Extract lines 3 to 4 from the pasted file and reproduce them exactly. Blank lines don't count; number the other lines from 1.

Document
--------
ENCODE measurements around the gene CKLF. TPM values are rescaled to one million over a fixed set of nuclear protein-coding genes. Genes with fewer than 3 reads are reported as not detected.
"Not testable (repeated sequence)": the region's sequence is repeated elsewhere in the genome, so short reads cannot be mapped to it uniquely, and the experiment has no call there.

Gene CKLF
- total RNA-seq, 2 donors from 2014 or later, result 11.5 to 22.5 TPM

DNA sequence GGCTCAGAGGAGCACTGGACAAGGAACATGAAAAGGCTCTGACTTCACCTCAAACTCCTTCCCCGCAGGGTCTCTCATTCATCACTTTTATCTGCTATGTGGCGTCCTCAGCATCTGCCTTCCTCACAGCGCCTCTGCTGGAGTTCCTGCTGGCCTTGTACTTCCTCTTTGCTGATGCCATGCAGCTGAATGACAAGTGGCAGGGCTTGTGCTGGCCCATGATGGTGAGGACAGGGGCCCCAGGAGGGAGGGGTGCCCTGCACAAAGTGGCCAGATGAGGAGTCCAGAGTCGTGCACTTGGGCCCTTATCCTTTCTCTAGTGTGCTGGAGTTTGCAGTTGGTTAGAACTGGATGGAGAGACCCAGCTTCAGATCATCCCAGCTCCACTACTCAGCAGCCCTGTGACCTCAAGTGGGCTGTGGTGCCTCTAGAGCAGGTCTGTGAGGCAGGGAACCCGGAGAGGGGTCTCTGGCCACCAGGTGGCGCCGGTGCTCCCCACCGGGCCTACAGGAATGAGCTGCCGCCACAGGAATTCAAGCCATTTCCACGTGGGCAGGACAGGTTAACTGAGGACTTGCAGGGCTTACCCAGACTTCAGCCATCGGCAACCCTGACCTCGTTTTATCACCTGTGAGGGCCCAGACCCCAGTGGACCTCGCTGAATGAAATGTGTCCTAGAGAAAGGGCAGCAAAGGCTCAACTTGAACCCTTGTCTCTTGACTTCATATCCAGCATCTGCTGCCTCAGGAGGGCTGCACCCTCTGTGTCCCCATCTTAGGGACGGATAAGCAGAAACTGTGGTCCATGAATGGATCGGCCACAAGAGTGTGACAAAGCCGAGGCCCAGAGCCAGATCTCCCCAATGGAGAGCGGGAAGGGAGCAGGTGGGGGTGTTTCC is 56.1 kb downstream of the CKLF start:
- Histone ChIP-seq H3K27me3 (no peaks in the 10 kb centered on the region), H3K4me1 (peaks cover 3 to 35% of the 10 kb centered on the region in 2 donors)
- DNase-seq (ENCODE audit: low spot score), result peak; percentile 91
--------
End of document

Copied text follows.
Gene CKLF
- total RNA-seq, 2 donors from 2014 or later, result 11.5 to 22.5 TPM